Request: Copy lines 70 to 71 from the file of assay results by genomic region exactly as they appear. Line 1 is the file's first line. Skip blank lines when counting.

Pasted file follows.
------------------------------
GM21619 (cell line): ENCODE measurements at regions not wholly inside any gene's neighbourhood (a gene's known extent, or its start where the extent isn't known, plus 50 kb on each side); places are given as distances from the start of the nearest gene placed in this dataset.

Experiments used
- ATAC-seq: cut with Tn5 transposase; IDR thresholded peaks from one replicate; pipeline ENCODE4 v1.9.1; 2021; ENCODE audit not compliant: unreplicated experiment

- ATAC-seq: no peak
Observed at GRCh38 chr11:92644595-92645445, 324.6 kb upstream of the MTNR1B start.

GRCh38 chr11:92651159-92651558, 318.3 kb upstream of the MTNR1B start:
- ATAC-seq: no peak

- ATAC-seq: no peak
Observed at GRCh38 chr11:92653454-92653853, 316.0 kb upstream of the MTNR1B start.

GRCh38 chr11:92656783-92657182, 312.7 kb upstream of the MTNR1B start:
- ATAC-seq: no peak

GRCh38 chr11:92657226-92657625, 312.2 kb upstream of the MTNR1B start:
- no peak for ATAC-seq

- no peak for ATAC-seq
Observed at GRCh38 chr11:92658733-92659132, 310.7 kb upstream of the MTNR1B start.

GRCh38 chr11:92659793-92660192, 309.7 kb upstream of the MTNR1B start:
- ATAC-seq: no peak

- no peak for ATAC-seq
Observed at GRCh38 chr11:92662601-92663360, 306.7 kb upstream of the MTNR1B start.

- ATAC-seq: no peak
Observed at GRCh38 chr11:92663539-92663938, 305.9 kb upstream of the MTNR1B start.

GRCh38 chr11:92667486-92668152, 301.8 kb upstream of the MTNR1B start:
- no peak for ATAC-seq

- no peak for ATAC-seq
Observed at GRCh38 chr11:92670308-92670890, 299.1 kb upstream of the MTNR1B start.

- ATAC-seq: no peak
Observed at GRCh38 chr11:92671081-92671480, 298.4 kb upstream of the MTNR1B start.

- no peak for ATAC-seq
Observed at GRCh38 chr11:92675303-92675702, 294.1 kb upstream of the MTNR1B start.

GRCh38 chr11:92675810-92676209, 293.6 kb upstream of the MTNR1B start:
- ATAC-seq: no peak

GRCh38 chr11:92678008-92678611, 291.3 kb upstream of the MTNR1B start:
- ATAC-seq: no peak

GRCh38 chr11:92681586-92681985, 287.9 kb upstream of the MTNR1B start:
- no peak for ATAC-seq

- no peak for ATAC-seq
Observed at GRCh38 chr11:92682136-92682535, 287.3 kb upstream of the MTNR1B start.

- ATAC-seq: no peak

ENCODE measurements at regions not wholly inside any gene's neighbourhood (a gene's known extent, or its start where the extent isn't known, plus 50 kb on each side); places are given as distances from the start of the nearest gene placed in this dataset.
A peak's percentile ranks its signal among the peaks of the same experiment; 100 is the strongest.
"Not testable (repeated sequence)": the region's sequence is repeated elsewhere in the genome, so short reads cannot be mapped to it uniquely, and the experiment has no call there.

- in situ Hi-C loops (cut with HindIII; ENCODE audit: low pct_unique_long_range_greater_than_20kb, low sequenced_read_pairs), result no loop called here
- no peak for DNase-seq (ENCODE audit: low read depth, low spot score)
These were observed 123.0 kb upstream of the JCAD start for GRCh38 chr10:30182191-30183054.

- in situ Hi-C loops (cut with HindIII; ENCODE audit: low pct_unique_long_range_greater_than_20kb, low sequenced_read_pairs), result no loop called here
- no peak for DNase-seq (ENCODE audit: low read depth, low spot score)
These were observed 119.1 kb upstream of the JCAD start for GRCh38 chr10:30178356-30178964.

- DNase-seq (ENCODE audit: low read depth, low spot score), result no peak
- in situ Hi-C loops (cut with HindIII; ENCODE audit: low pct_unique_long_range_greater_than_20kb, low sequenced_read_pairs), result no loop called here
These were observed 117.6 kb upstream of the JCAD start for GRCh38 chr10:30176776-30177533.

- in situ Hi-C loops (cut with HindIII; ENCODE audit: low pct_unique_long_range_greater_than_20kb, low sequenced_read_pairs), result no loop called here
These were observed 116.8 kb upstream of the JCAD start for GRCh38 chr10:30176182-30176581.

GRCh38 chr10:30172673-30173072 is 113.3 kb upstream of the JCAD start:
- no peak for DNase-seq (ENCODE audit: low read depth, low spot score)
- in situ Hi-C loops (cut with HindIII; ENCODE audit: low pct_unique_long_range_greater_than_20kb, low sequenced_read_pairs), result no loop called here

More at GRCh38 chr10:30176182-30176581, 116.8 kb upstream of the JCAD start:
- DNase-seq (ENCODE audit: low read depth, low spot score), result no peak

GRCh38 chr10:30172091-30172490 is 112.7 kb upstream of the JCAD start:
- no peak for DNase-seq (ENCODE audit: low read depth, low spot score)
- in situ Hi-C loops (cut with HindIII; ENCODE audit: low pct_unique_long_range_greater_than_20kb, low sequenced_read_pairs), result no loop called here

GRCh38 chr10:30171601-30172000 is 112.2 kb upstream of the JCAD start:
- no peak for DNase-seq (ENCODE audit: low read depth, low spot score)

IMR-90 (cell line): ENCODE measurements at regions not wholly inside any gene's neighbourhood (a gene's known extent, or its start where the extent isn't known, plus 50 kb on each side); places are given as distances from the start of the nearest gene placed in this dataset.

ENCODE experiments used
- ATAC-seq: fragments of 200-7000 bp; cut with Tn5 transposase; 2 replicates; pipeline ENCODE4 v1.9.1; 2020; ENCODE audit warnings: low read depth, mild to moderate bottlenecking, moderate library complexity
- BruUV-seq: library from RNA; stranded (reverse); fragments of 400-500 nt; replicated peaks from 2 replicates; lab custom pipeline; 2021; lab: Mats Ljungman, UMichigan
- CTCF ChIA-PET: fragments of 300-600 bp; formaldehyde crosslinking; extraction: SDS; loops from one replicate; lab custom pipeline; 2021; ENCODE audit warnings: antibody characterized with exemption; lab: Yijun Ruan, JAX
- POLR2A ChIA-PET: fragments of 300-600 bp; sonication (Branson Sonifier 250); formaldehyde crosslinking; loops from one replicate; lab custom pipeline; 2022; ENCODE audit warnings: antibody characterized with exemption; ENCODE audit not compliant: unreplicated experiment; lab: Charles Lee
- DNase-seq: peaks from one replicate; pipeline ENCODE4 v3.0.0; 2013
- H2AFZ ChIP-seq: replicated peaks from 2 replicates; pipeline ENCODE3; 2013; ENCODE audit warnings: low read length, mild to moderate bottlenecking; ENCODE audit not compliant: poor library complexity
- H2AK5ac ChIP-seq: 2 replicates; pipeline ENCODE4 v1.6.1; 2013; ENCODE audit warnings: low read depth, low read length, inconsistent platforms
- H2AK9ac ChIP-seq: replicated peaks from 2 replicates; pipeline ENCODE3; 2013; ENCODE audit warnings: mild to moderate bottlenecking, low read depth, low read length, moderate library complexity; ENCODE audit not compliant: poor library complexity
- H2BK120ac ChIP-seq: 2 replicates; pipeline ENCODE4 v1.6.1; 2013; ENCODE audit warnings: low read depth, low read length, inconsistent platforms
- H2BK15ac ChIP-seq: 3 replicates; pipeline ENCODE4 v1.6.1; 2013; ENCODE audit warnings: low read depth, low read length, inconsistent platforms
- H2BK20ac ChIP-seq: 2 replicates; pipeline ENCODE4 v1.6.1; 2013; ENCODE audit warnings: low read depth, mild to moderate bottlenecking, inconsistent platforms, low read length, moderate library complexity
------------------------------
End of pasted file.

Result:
- H2AFZ ChIP-seq: replicated peaks from 2 replicates; pipeline ENCODE3; 2013; ENCODE audit warnings: low read length, mild to moderate bottlenecking; ENCODE audit not compliant: poor library complexity
- H2AK5ac ChIP-seq: 2 replicates; pipeline ENCODE4 v1.6.1; 2013; ENCODE audit warnings: low read depth, low read length, inconsistent platforms